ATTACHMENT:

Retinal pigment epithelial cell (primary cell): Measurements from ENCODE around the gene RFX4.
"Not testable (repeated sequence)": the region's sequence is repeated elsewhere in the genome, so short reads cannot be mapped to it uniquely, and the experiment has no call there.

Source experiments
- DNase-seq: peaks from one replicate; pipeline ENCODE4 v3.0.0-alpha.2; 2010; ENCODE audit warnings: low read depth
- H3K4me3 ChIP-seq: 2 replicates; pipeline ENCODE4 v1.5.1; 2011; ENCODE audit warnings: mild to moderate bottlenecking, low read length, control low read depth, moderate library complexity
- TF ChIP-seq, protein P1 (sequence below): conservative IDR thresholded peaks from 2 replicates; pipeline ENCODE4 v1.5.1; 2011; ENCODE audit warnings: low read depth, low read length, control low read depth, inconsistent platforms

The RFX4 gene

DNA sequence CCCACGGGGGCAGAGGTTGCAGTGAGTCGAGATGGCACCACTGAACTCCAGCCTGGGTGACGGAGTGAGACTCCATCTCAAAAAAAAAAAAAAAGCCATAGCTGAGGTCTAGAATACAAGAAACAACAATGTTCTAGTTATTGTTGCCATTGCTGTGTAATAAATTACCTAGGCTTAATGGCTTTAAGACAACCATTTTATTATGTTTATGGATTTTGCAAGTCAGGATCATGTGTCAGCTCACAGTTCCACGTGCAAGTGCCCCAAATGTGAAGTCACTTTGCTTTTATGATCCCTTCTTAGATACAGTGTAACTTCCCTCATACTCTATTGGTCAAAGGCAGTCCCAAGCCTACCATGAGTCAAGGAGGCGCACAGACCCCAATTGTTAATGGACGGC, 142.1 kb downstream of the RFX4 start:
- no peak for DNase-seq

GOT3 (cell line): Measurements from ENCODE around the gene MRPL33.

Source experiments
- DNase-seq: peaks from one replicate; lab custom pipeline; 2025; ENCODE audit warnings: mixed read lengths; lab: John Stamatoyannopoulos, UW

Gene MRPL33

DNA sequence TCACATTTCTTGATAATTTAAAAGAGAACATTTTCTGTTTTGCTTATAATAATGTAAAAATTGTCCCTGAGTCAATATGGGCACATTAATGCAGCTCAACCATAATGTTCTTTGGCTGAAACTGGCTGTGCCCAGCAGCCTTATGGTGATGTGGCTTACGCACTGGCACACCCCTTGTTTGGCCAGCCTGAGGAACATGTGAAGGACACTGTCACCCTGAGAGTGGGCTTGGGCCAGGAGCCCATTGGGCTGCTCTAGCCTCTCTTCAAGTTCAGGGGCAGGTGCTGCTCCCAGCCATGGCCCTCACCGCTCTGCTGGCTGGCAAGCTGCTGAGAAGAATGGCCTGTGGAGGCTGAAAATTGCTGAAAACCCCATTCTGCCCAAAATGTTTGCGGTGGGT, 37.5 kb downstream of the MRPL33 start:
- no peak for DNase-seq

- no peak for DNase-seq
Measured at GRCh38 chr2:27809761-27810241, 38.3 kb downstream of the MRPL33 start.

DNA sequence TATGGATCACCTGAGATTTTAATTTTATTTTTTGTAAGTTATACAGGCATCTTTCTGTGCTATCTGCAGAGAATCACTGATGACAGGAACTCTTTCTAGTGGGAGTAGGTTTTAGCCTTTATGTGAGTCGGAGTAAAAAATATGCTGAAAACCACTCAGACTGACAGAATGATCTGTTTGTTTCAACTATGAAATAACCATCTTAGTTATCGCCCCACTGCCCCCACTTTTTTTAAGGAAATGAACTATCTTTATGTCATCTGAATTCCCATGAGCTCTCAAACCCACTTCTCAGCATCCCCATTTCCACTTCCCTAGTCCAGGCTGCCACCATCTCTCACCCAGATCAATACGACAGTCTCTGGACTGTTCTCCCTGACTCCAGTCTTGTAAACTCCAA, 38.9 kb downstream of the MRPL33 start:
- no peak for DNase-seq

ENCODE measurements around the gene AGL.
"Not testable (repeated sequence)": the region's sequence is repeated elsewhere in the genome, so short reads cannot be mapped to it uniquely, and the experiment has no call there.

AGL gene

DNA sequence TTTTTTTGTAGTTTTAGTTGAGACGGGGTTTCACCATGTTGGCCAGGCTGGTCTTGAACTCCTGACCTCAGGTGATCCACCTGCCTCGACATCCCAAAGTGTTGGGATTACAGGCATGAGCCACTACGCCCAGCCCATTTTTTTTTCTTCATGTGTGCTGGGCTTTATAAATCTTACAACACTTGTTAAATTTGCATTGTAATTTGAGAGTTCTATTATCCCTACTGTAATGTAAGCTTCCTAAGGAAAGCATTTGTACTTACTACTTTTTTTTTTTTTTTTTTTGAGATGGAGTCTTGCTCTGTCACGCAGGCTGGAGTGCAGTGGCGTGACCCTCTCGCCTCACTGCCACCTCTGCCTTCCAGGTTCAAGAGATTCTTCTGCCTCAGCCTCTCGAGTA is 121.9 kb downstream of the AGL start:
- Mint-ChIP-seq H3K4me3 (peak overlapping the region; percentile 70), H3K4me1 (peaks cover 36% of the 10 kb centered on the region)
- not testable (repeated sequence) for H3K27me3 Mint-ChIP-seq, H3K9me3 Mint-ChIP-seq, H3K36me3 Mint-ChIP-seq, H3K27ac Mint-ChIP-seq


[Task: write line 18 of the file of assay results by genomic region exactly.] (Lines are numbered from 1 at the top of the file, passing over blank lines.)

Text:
DNA sequence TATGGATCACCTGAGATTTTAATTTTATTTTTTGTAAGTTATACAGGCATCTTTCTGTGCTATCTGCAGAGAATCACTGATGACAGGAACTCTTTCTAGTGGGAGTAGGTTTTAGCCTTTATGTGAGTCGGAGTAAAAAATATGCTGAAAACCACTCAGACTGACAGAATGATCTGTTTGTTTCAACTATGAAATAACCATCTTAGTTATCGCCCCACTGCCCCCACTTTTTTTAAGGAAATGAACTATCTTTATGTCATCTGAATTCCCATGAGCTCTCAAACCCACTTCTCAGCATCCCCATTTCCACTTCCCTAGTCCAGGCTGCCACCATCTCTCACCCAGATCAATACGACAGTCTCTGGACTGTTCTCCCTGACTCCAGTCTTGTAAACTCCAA, 38.9 kb downstream of the MRPL33 start: